The Securities and Exchange Commission is moving forward with its proposal on target-date retirement fund advertising by seeking further comment before proposing a rule, SEC Chairwoman Mary Jo White said Friday.
“I have directed the SEC staff to develop a request for additional comment for the commission’s consideration, so that we can benefit from additional feedback prior to proceeding with adopting final rules,” White said during a speech at a Consumer Federation of America event.
White noted that in 2010, the commission proposed rules to address concerns about investor understanding of the risks in target-date funds.
The proposed 2010 rules, titled Investment Company Advertising: Target Date Retirement Fund Names and Marketing, would require funds to disclose their asset allocations and how the investment mix changes over time. They would also be required to state to investors that a target-date retirement fund should not be selected based solely on age or retirement date, is not a guaranteed investment, and the stated asset allocations may be subject to change.
In April 2013, shortly after White took the helm as chairwoman, the commission’s Investor Advisory Committee submitted “a very useful set of findings and recommendations on target-date funds.”
White also noted the importance of the commission deciding “whether and how” to exercise the authority provided under Section 921 of the Dodd-Frank Act to “limit or eliminate mandatory predispute arbitration agreements.”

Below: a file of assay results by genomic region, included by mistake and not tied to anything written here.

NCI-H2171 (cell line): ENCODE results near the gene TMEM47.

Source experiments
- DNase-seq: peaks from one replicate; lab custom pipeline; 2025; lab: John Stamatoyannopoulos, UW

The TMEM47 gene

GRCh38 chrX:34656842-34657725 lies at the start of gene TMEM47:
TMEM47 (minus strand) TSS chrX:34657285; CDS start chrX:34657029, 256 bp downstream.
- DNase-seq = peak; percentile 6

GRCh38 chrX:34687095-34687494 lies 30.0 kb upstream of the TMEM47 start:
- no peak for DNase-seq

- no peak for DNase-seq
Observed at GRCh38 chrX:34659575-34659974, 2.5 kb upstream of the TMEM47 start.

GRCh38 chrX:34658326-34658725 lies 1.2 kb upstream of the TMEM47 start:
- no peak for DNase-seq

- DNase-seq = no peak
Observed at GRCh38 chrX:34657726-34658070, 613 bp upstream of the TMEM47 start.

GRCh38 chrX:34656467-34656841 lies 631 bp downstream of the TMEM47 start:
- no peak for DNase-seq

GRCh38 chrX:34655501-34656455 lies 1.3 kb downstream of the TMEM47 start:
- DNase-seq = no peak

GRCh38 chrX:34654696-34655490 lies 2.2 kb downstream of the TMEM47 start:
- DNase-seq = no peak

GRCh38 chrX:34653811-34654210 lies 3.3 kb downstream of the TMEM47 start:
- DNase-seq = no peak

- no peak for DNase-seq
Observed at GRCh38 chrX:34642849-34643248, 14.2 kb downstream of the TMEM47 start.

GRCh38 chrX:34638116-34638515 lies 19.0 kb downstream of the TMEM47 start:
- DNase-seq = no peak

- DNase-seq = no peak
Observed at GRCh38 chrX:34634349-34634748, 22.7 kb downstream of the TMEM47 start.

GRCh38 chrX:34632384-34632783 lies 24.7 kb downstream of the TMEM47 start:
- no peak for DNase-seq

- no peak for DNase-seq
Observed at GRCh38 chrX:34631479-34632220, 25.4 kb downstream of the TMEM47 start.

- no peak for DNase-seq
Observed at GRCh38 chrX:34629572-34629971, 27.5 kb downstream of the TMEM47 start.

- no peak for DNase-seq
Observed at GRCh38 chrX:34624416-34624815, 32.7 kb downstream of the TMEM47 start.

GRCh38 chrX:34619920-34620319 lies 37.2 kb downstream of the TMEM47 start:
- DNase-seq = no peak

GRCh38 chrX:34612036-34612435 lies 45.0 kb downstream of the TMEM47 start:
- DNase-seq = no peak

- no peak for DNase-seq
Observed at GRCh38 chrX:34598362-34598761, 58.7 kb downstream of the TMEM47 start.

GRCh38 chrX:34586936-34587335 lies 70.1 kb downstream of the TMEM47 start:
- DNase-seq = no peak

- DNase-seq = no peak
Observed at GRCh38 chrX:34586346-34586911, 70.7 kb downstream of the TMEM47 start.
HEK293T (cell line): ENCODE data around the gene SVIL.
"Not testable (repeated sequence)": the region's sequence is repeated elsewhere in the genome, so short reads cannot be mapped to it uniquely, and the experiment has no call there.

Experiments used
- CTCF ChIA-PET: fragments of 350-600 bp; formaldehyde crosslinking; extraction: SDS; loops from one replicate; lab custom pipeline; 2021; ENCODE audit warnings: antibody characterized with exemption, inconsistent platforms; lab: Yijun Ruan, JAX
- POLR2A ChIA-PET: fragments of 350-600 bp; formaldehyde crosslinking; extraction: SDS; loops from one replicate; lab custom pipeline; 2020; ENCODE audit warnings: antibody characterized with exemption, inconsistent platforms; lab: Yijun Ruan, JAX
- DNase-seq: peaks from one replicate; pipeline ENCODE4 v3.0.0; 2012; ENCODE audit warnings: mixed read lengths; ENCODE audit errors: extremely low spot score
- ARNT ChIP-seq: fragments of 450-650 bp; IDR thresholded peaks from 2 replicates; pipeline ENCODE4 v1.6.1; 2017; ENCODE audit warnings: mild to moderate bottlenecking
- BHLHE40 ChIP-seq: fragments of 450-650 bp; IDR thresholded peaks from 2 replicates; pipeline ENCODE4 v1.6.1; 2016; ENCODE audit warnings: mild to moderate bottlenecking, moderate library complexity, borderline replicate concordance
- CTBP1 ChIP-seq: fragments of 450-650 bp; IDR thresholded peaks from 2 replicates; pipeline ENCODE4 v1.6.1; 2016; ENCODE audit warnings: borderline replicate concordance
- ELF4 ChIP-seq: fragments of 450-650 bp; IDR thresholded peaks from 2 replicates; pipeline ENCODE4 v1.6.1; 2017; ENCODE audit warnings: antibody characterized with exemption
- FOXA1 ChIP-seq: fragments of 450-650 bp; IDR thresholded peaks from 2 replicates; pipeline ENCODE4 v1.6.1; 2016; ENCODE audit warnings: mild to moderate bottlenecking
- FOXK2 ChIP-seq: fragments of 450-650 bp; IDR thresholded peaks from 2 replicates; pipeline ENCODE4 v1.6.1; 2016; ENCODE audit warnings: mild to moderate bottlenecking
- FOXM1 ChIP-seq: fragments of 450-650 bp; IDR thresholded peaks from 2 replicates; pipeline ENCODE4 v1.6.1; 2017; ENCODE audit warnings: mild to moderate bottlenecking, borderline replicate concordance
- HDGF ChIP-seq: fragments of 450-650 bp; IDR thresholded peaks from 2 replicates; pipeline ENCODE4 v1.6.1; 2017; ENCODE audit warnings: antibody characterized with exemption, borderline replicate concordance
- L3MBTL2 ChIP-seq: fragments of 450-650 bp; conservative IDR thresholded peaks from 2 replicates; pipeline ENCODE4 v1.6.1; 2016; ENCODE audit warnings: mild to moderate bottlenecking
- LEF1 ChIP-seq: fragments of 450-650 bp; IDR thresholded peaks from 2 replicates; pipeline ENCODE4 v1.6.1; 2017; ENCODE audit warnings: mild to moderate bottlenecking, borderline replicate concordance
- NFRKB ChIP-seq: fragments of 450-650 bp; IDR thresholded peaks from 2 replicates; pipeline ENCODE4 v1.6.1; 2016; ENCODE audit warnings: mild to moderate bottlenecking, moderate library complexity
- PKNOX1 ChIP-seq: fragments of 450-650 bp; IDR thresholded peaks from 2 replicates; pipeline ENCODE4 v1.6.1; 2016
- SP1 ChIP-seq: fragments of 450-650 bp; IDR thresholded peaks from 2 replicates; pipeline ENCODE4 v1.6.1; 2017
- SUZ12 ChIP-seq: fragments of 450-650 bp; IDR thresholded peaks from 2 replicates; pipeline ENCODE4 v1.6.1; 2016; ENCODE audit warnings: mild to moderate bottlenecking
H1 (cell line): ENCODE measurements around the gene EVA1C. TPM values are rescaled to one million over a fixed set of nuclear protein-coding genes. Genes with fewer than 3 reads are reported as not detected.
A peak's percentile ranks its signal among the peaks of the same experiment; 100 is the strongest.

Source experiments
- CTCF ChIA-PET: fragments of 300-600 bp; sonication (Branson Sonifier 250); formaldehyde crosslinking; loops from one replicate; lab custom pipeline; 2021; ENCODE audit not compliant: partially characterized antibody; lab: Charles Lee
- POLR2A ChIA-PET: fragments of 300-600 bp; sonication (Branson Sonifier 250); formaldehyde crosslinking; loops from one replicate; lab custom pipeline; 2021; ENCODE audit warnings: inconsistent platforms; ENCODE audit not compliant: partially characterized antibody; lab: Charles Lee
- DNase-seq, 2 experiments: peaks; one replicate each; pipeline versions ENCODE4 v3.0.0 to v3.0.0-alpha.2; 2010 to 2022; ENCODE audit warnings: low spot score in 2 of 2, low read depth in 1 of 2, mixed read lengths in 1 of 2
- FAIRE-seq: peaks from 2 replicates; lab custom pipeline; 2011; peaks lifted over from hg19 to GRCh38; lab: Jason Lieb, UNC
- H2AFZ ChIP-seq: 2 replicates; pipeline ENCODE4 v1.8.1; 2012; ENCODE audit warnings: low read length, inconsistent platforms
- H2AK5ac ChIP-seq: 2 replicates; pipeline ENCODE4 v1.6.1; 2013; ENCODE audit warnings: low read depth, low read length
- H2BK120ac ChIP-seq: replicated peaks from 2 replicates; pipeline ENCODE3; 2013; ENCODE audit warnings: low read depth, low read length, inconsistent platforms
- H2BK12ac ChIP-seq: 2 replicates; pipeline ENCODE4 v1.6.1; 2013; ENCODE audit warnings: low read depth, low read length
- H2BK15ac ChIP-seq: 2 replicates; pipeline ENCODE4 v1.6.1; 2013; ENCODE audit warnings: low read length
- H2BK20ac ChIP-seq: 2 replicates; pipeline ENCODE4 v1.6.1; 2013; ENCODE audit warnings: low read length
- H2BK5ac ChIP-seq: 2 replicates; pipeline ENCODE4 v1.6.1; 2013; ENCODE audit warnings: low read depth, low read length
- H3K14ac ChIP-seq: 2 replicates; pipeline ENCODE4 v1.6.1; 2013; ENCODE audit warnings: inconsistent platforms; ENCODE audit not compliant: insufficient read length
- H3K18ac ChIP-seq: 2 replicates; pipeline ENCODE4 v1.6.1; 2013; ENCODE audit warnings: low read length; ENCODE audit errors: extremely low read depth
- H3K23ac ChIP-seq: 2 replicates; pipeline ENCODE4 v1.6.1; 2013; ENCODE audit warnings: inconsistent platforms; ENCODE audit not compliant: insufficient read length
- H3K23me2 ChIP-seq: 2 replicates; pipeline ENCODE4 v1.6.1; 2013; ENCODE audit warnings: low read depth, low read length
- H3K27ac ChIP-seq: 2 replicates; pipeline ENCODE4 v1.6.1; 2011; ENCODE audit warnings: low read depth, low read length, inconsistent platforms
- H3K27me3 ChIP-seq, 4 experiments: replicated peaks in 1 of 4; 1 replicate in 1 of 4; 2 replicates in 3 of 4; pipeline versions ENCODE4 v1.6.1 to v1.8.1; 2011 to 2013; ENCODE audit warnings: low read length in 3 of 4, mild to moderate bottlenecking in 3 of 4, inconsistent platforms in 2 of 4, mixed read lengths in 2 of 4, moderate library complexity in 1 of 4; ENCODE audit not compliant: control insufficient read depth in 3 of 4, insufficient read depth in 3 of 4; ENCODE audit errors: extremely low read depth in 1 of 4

White also reiterated the importance of considering “carefully whether the regulatory distinctions [between advisors and broker-dealers] make sense” before moving ahead to use the authority under Section 913 of Dodd-Frank to create a uniform fiduciary standard rule.
“The question of whether and how to use this authority is very important to the commission and to investors,” White said.
White said that she has directed SEC staffers to evaluate “all of the potential options available to the commission, including a uniform fiduciary standard for broker-dealers and investment advisors when dealing with retail customers, and other measures that may be more targeted and achievable in the shorter term.”
Said White: “I have made this a priority because it is very important and we need to move forward to a decision.”
But SEC Commissioner Daniel Gallagher said at a recent Financial Services Roundtable event that he wasn’t sure the commission had the votes to write a fiduciary rule.
Snapshot of Retail Investors
White also gave a snapshot of “who retail investors are these days and what they do with their money.”
More than half of Americans, either personally or jointly with a spouse, report that they own a stock directly or through investment vehicles, like a self-directed 401(k) or IRA, White said.
More than 44% of Americans, including most retail investors, invest in a mutual fund. Of the individuals owning mutual funds, 44% are baby boomers, 25% are members of Generation X, and 17% are from Generation Y.
“That means that the majority of American households today are directly connected to the securities markets,” White said. “In addition, there are millions of other households that are counting on a pension or another source of income that is itself dependent on the securities markets.”
For heads of households owning mutual funds, 48% are college graduates, and 75% are married or living with a partner. The median age for this head of household is 51, median household income is $80,000, and 72% work full or part time.
Check out 6 Things Advisors Need to Know About Target-Date Funds on ThinkAdvisor.